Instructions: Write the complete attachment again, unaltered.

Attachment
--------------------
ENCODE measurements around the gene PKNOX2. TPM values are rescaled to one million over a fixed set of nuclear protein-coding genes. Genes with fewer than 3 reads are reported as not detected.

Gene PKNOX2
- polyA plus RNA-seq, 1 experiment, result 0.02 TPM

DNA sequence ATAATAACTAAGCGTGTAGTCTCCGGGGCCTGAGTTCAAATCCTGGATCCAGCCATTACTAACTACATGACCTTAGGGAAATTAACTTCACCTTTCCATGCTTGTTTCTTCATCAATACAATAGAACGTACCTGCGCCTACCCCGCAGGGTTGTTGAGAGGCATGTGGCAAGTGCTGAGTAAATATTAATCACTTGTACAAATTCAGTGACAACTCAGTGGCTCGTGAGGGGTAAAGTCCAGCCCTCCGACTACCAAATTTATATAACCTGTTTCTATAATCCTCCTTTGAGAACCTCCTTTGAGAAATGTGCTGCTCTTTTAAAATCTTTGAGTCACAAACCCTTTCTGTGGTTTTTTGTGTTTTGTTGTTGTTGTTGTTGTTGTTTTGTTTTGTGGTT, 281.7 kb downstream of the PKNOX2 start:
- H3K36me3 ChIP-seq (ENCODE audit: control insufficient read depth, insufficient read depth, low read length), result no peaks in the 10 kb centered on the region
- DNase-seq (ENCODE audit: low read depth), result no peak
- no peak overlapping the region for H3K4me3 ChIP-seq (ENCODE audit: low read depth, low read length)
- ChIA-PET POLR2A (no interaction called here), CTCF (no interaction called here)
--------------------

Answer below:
ENCODE measurements around the gene PKNOX2. TPM values are rescaled to one million over a fixed set of nuclear protein-coding genes. Genes with fewer than 3 reads are reported as not detected.

Gene PKNOX2
- polyA plus RNA-seq, 1 experiment, result 0.02 TPM

DNA sequence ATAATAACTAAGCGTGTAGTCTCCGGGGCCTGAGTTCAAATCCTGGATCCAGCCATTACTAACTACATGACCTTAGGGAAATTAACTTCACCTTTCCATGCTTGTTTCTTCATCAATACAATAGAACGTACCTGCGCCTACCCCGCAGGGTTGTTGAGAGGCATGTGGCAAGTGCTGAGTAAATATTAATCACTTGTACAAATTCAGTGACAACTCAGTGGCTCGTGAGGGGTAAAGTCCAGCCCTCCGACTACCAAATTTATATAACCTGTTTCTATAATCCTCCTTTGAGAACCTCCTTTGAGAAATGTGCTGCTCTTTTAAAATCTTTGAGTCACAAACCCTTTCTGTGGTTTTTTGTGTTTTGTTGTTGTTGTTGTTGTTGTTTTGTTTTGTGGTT, 281.7 kb downstream of the PKNOX2 start:
- H3K36me3 ChIP-seq (ENCODE audit: control insufficient read depth, insufficient read depth, low read length), result no peaks in the 10 kb centered on the region
- DNase-seq (ENCODE audit: low read depth), result no peak
- no peak overlapping the region for H3K4me3 ChIP-seq (ENCODE audit: low read depth, low read length)
- ChIA-PET POLR2A (no interaction called here), CTCF (no interaction called here)